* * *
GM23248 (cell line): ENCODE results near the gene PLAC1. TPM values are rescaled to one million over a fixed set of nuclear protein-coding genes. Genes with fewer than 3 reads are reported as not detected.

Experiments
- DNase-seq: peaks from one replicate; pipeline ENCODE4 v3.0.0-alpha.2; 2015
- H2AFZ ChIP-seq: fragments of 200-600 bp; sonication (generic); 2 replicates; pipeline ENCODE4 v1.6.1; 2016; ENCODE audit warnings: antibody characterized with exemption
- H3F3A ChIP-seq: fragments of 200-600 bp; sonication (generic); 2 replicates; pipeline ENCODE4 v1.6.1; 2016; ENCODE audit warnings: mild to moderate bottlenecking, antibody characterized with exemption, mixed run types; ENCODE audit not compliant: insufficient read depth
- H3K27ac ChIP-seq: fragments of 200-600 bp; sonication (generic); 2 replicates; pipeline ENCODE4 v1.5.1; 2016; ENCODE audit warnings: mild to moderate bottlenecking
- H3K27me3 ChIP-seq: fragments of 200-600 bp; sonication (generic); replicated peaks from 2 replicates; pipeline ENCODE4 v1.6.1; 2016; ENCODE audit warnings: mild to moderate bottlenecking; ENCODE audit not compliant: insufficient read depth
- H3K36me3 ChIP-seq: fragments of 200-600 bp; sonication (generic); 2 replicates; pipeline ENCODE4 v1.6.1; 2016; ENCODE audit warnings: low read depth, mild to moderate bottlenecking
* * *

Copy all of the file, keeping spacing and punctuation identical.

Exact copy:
GM23248 (cell line): ENCODE results near the gene PLAC1. TPM values are rescaled to one million over a fixed set of nuclear protein-coding genes. Genes with fewer than 3 reads are reported as not detected.

Experiments
- DNase-seq: peaks from one replicate; pipeline ENCODE4 v3.0.0-alpha.2; 2015
- H2AFZ ChIP-seq: fragments of 200-600 bp; sonication (generic); 2 replicates; pipeline ENCODE4 v1.6.1; 2016; ENCODE audit warnings: antibody characterized with exemption
- H3F3A ChIP-seq: fragments of 200-600 bp; sonication (generic); 2 replicates; pipeline ENCODE4 v1.6.1; 2016; ENCODE audit warnings: mild to moderate bottlenecking, antibody characterized with exemption, mixed run types; ENCODE audit not compliant: insufficient read depth
- H3K27ac ChIP-seq: fragments of 200-600 bp; sonication (generic); 2 replicates; pipeline ENCODE4 v1.5.1; 2016; ENCODE audit warnings: mild to moderate bottlenecking
- H3K27me3 ChIP-seq: fragments of 200-600 bp; sonication (generic); replicated peaks from 2 replicates; pipeline ENCODE4 v1.6.1; 2016; ENCODE audit warnings: mild to moderate bottlenecking; ENCODE audit not compliant: insufficient read depth
- H3K36me3 ChIP-seq: fragments of 200-600 bp; sonication (generic); 2 replicates; pipeline ENCODE4 v1.6.1; 2016; ENCODE audit warnings: low read depth, mild to moderate bottlenecking